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Bleep Off: The Fight to Save Family-Friendly Movie Filtering

Hollywood studios sue VidAngel’s attempt to let viewers be ‘in the world but not of it.’
Bleep Off: The Fight to Save Family-Friendly Movie Filtering
Image: VidAngel

“So much of television is really not fit for children, or Christians, or the elderly,” declared Kenneth the NBC page, a character on the sitcom 30 Rock who pitched executives the idea of a black bar to block objectionable content.

Kenneth’s suggestion—a hit with the wholesome new network president in a 2011 episode—seems like an especially blunt caricature of faith-based filters compared to the real-life options available today.

But one of the most prominent services, VidAngel, had to suspend its streaming offerings last month as it faces a lawsuit from Disney and three other major studios. Yesterday, an appeals court rejected its request to keep streaming cleaned-up content while the suit unfolds.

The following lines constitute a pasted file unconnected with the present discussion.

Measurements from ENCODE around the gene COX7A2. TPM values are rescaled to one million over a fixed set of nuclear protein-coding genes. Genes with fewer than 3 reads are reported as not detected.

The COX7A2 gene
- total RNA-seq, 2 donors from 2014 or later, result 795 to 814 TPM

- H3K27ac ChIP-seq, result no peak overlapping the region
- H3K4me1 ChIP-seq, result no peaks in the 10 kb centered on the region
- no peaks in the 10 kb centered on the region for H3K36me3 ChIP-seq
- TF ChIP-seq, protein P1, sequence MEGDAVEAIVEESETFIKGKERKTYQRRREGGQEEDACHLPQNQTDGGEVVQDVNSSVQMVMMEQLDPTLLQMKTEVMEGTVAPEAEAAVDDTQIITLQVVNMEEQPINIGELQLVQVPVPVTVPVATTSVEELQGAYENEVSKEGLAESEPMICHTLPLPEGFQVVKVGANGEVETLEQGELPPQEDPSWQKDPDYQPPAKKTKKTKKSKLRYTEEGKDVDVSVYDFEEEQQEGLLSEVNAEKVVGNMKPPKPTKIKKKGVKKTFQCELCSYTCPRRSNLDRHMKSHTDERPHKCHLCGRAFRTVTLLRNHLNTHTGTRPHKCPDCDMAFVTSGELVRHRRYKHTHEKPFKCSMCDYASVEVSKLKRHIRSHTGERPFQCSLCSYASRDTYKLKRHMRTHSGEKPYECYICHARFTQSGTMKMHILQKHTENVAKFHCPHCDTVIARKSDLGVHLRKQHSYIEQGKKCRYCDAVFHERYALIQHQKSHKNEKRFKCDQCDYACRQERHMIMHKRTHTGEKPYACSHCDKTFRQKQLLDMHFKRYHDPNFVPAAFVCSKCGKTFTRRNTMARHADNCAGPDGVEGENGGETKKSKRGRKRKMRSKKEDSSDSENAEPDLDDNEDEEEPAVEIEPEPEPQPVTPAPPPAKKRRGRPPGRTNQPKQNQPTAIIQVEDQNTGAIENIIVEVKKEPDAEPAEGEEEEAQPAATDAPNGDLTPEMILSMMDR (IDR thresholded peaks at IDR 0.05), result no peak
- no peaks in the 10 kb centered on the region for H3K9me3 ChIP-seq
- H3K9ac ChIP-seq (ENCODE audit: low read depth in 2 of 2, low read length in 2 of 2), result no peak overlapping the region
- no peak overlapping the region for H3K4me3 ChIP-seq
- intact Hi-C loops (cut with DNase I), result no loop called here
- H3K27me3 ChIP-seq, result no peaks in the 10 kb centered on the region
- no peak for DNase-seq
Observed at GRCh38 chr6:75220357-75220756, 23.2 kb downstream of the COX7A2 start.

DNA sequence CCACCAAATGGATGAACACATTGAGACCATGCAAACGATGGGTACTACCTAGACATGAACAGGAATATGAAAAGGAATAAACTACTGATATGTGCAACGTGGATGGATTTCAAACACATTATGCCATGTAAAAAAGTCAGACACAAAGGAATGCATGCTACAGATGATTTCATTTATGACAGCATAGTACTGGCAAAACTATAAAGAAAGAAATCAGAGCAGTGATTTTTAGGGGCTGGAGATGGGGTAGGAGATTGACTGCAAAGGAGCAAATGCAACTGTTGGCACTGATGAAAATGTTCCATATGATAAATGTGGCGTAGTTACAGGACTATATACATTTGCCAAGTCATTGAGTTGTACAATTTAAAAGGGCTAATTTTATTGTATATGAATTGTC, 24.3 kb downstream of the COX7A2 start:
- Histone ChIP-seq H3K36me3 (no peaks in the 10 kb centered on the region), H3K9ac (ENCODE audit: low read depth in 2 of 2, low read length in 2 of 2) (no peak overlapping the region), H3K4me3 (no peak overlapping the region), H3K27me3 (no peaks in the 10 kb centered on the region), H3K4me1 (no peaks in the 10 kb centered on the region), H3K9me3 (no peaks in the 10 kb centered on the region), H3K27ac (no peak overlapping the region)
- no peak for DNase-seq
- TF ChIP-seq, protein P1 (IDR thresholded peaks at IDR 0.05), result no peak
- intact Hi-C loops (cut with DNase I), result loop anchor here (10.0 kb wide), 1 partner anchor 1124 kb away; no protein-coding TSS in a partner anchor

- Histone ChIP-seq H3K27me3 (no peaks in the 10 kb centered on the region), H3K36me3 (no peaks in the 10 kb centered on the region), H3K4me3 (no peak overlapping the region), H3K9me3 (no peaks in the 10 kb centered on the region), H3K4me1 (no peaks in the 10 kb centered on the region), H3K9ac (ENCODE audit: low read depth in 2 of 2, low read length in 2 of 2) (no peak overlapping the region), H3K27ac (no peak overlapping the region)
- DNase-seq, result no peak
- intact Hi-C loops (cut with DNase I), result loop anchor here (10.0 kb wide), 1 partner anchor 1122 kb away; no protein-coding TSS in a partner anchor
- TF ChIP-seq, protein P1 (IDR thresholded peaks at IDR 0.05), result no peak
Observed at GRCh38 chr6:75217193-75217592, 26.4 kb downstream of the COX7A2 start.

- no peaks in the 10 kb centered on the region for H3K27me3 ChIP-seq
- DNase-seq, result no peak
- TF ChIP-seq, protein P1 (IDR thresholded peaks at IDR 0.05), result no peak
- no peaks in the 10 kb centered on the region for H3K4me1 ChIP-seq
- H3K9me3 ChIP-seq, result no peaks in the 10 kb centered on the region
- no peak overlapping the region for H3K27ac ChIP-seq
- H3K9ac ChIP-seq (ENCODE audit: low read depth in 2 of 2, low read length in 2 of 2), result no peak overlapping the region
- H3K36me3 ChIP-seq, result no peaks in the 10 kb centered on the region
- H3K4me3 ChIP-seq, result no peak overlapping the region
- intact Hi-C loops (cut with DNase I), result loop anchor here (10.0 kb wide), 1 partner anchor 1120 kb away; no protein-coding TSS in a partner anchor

VidAngel lets viewers watch “however the bleep” they want, with hundreds of customizable filters to skip everything from sexual gestures and fight scenes to four-letter words and lighter offenses like butt. (The censor settings aren’t all “bosoms, ...

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